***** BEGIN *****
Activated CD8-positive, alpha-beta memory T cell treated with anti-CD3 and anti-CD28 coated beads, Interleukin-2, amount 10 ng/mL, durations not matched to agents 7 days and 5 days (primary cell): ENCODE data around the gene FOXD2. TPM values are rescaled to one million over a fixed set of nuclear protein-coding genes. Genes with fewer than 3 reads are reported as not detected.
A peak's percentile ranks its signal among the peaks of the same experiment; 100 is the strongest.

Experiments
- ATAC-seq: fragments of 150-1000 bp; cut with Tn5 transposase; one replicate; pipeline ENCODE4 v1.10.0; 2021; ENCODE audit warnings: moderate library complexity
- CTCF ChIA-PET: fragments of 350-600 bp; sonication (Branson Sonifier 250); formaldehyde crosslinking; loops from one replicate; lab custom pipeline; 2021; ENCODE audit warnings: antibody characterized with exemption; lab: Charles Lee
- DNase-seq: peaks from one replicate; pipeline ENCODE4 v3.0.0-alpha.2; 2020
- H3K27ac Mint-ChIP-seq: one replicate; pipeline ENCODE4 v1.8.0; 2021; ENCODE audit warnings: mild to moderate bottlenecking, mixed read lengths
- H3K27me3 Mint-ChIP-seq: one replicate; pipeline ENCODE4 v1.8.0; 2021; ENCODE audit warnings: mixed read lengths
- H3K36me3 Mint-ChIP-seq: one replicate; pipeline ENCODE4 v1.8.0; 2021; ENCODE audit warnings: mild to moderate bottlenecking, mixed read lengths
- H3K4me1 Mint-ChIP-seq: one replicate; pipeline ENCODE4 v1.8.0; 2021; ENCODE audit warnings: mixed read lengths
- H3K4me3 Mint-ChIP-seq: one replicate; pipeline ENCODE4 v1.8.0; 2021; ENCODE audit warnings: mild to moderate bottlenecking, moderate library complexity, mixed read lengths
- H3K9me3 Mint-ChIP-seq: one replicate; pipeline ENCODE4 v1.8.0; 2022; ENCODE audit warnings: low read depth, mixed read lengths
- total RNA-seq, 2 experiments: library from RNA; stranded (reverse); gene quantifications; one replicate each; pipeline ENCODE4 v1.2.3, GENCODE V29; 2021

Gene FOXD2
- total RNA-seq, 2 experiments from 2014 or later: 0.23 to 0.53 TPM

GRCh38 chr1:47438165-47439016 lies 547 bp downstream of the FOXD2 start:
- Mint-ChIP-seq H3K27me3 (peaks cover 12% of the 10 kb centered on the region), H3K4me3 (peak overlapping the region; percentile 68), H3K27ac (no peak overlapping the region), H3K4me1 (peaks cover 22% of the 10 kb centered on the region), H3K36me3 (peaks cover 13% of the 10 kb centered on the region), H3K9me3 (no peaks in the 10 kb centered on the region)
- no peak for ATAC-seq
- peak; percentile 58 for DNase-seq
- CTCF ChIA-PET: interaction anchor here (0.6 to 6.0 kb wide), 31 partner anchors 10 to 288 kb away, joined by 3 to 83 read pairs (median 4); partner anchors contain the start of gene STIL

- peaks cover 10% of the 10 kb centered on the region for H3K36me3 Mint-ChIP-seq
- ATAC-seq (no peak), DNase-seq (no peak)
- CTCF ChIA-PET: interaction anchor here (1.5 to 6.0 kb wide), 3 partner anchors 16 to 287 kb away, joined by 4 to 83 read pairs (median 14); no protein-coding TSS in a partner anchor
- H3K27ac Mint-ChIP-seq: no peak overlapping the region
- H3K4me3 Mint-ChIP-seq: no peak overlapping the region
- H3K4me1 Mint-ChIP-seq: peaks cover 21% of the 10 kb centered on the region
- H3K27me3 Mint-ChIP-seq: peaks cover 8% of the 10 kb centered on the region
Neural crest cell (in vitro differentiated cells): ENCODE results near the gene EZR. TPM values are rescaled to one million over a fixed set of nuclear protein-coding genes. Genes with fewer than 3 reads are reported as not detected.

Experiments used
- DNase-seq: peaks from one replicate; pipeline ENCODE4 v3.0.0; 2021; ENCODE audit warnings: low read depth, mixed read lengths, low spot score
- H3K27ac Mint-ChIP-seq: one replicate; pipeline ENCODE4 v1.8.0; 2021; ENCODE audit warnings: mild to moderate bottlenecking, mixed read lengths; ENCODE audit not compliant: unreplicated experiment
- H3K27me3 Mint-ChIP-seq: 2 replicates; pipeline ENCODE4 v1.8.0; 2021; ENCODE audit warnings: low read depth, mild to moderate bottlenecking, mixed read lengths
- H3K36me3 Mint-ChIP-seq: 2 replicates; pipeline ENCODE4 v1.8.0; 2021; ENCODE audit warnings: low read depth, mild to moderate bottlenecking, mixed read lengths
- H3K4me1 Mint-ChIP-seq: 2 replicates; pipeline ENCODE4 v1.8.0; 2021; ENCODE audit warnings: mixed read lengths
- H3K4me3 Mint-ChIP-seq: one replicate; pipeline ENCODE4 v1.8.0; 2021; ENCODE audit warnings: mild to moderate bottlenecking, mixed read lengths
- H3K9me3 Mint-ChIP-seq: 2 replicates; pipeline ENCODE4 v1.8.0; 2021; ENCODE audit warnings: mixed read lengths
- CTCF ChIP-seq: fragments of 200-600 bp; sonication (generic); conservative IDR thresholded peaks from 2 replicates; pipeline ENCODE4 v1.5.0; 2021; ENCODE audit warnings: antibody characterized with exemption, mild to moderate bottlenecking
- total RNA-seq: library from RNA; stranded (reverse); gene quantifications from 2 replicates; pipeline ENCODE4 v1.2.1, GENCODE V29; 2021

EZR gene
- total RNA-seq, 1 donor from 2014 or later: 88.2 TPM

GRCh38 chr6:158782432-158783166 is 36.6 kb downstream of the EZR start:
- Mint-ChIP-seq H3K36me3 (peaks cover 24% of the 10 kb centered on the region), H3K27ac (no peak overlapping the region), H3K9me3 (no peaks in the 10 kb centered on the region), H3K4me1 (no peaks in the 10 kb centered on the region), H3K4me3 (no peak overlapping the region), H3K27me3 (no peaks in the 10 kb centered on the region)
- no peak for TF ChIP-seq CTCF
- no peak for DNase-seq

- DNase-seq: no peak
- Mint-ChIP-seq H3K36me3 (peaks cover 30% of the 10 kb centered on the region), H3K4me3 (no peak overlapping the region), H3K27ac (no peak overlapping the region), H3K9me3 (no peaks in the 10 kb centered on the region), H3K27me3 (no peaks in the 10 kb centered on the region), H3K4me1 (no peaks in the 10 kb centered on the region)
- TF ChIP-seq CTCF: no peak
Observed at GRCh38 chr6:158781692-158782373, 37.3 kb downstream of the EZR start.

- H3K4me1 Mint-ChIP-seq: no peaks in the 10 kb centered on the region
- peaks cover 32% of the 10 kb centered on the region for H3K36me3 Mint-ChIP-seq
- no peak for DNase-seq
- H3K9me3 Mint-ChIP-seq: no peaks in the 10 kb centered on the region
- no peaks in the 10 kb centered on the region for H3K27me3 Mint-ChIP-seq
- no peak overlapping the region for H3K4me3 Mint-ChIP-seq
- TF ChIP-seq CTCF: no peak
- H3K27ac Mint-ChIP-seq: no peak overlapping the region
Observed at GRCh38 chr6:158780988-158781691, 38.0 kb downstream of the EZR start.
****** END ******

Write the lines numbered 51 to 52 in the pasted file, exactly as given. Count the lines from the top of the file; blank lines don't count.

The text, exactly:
- no peak for DNase-seq
- H3K9me3 Mint-ChIP-seq: no peaks in the 10 kb centered on the region